Scribbly
07-18-2016, 04:15 PM
Well, maybe not in America, but in some countries overseas $25 dollars is a lot of money. Money exchange talking. And in any of these countries are many excellent artists ready to give a try out if the project is a good prospect and beyond initial profits a share on the intellectual property is part of the payment.
Good artists are usually not stupid people.

sevans
07-18-2016, 07:17 PM
I can paint your garage for $20 dollars.
BUT I won't guarantee the quality, or what gets written on it.

Cash up front too. LOL

vartemis
07-18-2016, 10:19 PM
Its a matter of perspective for who your client is. When I am doing corporate design, I am charging thousands of dollars. When I'm working for an indy comic client, its usually a couple hundred at most. Corporate work pays better because they are being bankrolled by a larger company.

When I get hired by a movie studio, their previous movies are subsidizing my work on their new stuff. Same with better known comic people. The people offering jobs here are usually working a standard 9-5 and paying out of their "extra" funds to make a go of it. Someone's coffee and movie slush fund isn't going to give you a decent page rate.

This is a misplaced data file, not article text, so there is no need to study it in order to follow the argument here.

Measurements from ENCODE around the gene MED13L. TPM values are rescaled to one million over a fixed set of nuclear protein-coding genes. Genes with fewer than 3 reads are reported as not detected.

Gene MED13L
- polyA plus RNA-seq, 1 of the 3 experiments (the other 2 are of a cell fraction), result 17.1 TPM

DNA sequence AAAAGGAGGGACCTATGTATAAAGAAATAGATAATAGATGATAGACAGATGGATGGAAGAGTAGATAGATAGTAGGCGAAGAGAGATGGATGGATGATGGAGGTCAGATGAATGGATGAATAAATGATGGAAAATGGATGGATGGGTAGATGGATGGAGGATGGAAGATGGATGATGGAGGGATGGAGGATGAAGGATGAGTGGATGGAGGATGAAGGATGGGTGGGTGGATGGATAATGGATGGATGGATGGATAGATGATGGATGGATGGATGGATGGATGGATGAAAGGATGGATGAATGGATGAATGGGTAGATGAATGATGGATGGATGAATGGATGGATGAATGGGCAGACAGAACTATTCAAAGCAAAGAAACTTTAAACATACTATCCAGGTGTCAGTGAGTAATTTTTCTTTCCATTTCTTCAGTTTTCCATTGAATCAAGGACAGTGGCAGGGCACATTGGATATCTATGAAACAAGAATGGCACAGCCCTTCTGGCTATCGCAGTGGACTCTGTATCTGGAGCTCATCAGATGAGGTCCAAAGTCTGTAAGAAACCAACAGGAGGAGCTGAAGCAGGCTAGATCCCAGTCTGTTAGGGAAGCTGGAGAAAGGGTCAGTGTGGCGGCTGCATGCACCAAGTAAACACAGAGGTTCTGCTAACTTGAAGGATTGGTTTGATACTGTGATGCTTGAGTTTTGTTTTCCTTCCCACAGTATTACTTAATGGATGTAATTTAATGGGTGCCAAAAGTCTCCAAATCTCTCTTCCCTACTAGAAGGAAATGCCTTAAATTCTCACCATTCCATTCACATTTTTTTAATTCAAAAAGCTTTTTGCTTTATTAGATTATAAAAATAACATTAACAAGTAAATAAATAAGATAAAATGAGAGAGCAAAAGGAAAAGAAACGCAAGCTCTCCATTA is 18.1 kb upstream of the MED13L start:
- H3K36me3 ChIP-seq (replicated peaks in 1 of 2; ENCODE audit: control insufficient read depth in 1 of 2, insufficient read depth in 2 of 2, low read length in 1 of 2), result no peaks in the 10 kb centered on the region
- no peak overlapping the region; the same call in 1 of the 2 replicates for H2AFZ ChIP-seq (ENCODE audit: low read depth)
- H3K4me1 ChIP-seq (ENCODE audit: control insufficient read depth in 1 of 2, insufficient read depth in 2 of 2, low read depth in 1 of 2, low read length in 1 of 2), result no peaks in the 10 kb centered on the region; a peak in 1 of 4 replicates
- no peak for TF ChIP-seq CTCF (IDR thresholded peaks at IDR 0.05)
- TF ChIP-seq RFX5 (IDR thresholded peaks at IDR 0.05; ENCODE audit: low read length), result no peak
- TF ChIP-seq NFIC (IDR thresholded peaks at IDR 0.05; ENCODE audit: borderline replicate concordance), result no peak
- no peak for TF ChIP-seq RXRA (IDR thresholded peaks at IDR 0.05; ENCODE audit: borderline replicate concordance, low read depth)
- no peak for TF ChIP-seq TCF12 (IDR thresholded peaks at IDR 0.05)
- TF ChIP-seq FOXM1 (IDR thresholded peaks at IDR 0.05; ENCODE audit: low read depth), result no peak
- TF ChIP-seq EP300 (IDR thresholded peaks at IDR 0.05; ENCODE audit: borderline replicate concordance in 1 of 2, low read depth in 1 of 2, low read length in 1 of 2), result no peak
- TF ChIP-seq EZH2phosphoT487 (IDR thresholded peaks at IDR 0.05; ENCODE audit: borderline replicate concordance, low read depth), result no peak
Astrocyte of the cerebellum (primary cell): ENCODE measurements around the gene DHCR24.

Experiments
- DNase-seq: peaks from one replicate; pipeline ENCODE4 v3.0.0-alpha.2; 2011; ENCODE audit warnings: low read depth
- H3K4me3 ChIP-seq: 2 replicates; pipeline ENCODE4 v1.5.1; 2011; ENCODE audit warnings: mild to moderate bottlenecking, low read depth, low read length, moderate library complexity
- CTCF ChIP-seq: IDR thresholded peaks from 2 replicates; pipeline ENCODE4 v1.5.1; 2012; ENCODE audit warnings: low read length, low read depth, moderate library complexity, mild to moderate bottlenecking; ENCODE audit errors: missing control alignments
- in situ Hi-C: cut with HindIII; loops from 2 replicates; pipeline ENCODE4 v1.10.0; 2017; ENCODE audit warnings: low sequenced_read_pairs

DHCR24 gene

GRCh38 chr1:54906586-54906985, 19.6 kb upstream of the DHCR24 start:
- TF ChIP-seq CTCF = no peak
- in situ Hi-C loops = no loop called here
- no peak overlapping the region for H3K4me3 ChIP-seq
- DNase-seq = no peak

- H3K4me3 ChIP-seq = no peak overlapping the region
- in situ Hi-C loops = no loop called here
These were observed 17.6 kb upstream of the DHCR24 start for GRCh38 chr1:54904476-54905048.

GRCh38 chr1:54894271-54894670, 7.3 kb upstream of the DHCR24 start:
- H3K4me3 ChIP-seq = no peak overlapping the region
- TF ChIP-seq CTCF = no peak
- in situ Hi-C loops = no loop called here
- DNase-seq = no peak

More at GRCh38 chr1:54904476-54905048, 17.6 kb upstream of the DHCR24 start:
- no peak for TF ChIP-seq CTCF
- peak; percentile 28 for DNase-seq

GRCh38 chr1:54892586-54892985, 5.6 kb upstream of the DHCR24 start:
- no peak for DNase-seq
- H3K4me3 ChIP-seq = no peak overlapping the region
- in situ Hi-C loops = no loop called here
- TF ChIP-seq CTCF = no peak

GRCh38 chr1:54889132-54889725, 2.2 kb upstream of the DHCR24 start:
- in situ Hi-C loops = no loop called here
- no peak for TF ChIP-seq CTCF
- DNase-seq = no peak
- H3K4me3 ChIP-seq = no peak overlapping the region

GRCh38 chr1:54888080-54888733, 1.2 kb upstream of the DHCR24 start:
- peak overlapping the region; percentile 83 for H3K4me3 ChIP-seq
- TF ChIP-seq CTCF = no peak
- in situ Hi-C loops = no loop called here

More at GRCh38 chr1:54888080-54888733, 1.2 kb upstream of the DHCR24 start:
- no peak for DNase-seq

Junior athletes often get a small per diem to live off of. Many have day jobs. They grind until they get noticed by the pros. Erik Larsen never paid page rates for the backups in Savage Dragon. You can sit around here bitching about the lack of good paying jobs and never actually make any comics, or you could just suck it up and put some skin in the game until you get noticed.

DJA
07-18-2016, 11:43 PM
I can paint your garage for $20 dollars.
BUT I won't guarantee the quality, or what gets written on it.

Cash up front too. LOL

Ten bucks and let me watch you sleep.

sevans
07-19-2016, 12:25 AM
Can I sleep naked?
Otherwise no deal!

sevans
07-19-2016, 12:26 AM
You can sit around here bitching about the lack of good paying jobs and never actually make any comics, or you could just suck it up and put some skin in the game until you get noticed.

I like this comment ALOT.
NO ONE starts at the top!

DJA
07-19-2016, 12:57 AM
Can I sleep naked?
Otherwise no deal!

You know how to drive a bargain!

ayalpinkus